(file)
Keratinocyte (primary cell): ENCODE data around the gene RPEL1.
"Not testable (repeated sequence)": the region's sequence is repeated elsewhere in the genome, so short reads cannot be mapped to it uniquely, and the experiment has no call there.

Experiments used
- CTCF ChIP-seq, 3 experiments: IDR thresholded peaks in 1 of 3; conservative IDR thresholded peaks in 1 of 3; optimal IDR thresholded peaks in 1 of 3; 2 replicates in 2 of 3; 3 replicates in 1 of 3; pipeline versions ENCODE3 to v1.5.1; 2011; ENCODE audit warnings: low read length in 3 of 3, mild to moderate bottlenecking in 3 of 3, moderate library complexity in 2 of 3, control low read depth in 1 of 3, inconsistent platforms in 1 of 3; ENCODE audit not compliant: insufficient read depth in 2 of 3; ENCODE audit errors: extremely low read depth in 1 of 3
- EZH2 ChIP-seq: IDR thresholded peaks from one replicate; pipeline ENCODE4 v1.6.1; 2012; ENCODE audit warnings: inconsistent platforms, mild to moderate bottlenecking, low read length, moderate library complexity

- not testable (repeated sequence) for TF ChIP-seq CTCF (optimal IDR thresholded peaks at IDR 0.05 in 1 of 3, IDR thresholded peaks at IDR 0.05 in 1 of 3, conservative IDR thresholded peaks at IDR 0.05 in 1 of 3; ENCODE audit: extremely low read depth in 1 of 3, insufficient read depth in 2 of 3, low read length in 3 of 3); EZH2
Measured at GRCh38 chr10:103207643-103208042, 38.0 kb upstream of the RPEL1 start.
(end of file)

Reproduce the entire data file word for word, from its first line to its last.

Keratinocyte (primary cell): ENCODE data around the gene RPEL1.
"Not testable (repeated sequence)": the region's sequence is repeated elsewhere in the genome, so short reads cannot be mapped to it uniquely, and the experiment has no call there.

Experiments used
- CTCF ChIP-seq, 3 experiments: IDR thresholded peaks in 1 of 3; conservative IDR thresholded peaks in 1 of 3; optimal IDR thresholded peaks in 1 of 3; 2 replicates in 2 of 3; 3 replicates in 1 of 3; pipeline versions ENCODE3 to v1.5.1; 2011; ENCODE audit warnings: low read length in 3 of 3, mild to moderate bottlenecking in 3 of 3, moderate library complexity in 2 of 3, control low read depth in 1 of 3, inconsistent platforms in 1 of 3; ENCODE audit not compliant: insufficient read depth in 2 of 3; ENCODE audit errors: extremely low read depth in 1 of 3
- EZH2 ChIP-seq: IDR thresholded peaks from one replicate; pipeline ENCODE4 v1.6.1; 2012; ENCODE audit warnings: inconsistent platforms, mild to moderate bottlenecking, low read length, moderate library complexity

- not testable (repeated sequence) for TF ChIP-seq CTCF (optimal IDR thresholded peaks at IDR 0.05 in 1 of 3, IDR thresholded peaks at IDR 0.05 in 1 of 3, conservative IDR thresholded peaks at IDR 0.05 in 1 of 3; ENCODE audit: extremely low read depth in 1 of 3, insufficient read depth in 2 of 3, low read length in 3 of 3); EZH2
Measured at GRCh38 chr10:103207643-103208042, 38.0 kb upstream of the RPEL1 start.